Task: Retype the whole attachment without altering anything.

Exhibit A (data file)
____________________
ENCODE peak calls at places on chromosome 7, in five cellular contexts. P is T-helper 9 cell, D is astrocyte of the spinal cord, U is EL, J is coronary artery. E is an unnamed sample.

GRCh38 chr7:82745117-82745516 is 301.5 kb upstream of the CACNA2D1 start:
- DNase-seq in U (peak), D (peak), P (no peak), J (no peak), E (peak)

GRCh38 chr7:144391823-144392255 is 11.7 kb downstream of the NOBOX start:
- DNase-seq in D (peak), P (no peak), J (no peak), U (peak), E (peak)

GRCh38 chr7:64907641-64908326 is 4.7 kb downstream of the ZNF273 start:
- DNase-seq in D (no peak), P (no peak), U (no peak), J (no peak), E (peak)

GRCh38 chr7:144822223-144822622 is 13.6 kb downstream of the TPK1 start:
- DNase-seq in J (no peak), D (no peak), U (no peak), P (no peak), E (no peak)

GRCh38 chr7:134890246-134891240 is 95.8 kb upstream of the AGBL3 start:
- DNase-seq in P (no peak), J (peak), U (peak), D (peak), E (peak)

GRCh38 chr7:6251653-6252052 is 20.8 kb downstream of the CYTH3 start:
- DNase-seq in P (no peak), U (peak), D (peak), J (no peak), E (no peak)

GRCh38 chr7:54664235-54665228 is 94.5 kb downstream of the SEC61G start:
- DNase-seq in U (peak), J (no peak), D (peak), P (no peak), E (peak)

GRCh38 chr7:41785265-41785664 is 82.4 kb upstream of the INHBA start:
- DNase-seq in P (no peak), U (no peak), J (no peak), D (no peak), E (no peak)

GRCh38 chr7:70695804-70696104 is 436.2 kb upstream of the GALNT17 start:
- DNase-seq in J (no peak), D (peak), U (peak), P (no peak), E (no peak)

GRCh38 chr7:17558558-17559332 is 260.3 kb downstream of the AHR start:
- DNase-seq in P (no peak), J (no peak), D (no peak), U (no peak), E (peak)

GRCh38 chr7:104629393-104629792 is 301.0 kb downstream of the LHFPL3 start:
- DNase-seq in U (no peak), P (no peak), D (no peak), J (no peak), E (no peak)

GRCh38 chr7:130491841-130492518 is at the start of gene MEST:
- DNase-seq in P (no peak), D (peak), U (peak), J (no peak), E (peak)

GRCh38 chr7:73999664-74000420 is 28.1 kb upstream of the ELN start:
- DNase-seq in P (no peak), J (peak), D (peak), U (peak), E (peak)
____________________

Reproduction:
ENCODE peak calls at places on chromosome 7, in five cellular contexts. P is T-helper 9 cell, D is astrocyte of the spinal cord, U is EL, J is coronary artery. E is an unnamed sample.

GRCh38 chr7:82745117-82745516 is 301.5 kb upstream of the CACNA2D1 start:
- DNase-seq in U (peak), D (peak), P (no peak), J (no peak), E (peak)

GRCh38 chr7:144391823-144392255 is 11.7 kb downstream of the NOBOX start:
- DNase-seq in D (peak), P (no peak), J (no peak), U (peak), E (peak)

GRCh38 chr7:64907641-64908326 is 4.7 kb downstream of the ZNF273 start:
- DNase-seq in D (no peak), P (no peak), U (no peak), J (no peak), E (peak)

GRCh38 chr7:144822223-144822622 is 13.6 kb downstream of the TPK1 start:
- DNase-seq in J (no peak), D (no peak), U (no peak), P (no peak), E (no peak)

GRCh38 chr7:134890246-134891240 is 95.8 kb upstream of the AGBL3 start:
- DNase-seq in P (no peak), J (peak), U (peak), D (peak), E (peak)

GRCh38 chr7:6251653-6252052 is 20.8 kb downstream of the CYTH3 start:
- DNase-seq in P (no peak), U (peak), D (peak), J (no peak), E (no peak)

GRCh38 chr7:54664235-54665228 is 94.5 kb downstream of the SEC61G start:
- DNase-seq in U (peak), J (no peak), D (peak), P (no peak), E (peak)

GRCh38 chr7:41785265-41785664 is 82.4 kb upstream of the INHBA start:
- DNase-seq in P (no peak), U (no peak), J (no peak), D (no peak), E (no peak)

GRCh38 chr7:70695804-70696104 is 436.2 kb upstream of the GALNT17 start:
- DNase-seq in J (no peak), D (peak), U (peak), P (no peak), E (no peak)

GRCh38 chr7:17558558-17559332 is 260.3 kb downstream of the AHR start:
- DNase-seq in P (no peak), J (no peak), D (no peak), U (no peak), E (peak)

GRCh38 chr7:104629393-104629792 is 301.0 kb downstream of the LHFPL3 start:
- DNase-seq in U (no peak), P (no peak), D (no peak), J (no peak), E (no peak)

GRCh38 chr7:130491841-130492518 is at the start of gene MEST:
- DNase-seq in P (no peak), D (peak), U (peak), J (no peak), E (peak)

GRCh38 chr7:73999664-74000420 is 28.1 kb upstream of the ELN start:
- DNase-seq in P (no peak), J (peak), D (peak), U (peak), E (peak)